Architecture in D.C.: Still a Man’s World
Last week, Architects' Journal released a massive study of female architects in Britain, profiling 60 of the most successful and finding in a survey of 700 that nearly half think they are paid less than men for the same work. (It also got some attention for the cover, which is actually a better take on Architect Barbie than Mattel's.)
Even without that much data, we know things aren't much better for lady architects in the United States. The most recent survey by the American Institute of Architects is from 2009, and found that women made up 27 percent of all architecture staff—up only 1 percent from three years before—and only 17 percent of principals and partners (the same percentage as women in Congress!).
There's been no shortage of soul-searching into why women don't fare well in the profession's higher ranks. Despite the fact that women have been responsible for between 40 and 50 percent of architecture degrees conferred for a while now, they suffer from what former New York Times architecture critic Nicolai Ouroussoff called exceptional chauvinism in the "rarefied and strangely macho" corners of the field—which didn't get any better in the great winnowing of the real estate crash, when designers lost their jobs en masse.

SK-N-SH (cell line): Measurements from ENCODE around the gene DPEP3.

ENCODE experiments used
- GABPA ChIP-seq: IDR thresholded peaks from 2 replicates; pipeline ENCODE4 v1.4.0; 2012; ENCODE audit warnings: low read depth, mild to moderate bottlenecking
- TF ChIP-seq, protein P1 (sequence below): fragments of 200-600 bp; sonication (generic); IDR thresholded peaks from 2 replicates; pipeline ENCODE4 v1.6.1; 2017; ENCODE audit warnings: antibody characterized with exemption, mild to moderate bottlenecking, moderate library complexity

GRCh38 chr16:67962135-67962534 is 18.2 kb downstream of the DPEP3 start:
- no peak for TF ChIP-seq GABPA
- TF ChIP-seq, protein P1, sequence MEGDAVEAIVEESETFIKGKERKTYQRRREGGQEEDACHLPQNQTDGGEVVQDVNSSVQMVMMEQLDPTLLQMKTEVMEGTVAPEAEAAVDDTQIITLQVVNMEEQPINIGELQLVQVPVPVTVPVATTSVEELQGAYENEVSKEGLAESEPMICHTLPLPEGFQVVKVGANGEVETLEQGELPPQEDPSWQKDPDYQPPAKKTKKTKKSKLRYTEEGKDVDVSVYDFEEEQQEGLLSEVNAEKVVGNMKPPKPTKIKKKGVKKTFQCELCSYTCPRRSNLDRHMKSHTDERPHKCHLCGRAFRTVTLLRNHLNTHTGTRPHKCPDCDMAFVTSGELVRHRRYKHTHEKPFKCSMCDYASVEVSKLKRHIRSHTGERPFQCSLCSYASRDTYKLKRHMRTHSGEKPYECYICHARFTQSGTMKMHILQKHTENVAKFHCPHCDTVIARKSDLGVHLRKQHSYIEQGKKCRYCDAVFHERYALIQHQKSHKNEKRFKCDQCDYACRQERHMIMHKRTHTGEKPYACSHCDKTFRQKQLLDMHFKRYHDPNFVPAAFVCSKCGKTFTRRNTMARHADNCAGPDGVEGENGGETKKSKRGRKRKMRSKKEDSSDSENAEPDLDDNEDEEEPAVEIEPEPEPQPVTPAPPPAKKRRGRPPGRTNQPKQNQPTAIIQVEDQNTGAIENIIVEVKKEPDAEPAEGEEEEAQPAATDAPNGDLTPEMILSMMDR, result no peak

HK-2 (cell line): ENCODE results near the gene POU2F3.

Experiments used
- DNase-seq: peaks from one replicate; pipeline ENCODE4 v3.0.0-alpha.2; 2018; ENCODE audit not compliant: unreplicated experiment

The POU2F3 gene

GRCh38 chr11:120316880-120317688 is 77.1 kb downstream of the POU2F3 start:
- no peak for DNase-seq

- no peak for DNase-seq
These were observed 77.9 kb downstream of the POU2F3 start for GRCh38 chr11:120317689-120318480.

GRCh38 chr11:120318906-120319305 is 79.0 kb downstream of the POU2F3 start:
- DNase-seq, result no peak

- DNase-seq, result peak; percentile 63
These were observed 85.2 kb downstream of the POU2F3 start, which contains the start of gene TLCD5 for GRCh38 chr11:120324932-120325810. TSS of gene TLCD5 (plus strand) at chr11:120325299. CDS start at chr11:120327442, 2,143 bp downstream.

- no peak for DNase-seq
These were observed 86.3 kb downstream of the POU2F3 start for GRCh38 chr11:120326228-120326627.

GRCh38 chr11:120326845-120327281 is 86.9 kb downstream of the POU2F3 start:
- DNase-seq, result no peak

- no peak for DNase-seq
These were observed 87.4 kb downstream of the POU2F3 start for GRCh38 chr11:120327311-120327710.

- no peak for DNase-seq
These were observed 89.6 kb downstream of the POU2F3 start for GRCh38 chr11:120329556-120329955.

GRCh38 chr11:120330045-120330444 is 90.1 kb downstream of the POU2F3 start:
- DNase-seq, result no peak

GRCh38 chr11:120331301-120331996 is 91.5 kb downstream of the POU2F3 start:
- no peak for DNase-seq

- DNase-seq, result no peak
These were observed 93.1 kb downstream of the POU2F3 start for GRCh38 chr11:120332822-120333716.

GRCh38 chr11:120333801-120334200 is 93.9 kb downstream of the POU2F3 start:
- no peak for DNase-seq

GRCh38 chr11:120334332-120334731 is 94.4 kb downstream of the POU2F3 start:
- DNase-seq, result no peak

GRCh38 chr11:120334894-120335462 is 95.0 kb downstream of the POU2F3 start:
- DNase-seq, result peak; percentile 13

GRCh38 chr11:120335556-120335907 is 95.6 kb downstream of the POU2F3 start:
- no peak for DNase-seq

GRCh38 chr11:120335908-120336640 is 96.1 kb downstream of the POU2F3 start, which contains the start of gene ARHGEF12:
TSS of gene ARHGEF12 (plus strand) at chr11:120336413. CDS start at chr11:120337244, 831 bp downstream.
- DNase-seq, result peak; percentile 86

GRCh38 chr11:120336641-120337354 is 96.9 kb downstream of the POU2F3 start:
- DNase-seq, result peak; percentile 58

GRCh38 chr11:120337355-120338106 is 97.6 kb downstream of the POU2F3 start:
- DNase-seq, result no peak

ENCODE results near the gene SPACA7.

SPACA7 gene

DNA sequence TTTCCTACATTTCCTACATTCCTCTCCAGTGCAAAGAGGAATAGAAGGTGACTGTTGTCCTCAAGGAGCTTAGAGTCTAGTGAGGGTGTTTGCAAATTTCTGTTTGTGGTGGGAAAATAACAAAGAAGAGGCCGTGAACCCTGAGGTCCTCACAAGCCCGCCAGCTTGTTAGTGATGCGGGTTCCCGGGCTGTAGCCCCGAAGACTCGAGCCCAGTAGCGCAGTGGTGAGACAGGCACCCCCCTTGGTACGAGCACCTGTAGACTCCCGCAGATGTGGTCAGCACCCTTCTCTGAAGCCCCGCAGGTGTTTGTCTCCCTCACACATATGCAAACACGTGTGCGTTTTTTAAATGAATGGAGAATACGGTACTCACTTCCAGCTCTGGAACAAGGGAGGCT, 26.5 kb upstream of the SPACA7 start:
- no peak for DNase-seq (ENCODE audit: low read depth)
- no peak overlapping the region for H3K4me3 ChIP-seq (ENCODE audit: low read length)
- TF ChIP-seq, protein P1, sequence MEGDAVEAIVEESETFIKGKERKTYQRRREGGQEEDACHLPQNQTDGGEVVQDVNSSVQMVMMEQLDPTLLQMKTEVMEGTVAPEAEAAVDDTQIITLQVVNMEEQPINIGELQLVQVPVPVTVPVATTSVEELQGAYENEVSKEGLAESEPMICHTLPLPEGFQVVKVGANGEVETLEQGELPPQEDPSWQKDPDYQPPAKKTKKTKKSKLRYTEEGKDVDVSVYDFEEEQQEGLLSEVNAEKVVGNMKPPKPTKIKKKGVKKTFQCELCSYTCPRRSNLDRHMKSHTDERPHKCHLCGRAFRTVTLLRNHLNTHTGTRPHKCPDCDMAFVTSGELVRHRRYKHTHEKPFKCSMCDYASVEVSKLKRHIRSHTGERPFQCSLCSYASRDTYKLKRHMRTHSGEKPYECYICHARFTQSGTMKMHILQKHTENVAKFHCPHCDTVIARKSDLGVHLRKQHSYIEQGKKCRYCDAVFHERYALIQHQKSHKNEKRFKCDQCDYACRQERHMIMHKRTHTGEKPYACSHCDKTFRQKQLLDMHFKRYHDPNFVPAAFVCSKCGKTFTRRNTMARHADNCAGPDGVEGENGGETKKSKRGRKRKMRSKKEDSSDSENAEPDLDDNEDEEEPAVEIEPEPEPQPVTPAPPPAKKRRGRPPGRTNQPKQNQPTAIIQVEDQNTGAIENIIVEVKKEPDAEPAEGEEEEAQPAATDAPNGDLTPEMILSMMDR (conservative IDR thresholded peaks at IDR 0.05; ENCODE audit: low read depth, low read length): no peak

For a personal perspective on the District's architecture scene, I checked in with Suman Sorg, who went to Howard University, started her own firm in 1986, and now runs it out of offices on U Street NW. She says things have gotten better from the days when women were steered into designing interiors and townhouses, rather than the big projects that made an architect's name.
"I've seen a shift for the better," she says. "But there's still a glass ceiling, it's still a man's world."
Things are a little better for women in D.C. because of the volume of projects run by the federal government, which often have set-asides for women and minority-owned firms. For that reason, Sorg says, she's done quite a few embassies for the U.S. in foreign countries. "We are lucky to be in a city that has that advantage," she says. "I think there's more of a reluctance in the private sector."
The thing that'll help women in architecture most: The recovery of the whole industry, Sorg thinks. With women making up nearly half of those graduating from design school, when firms start hiring again, they'll have a better chance to at least enter the profession at all.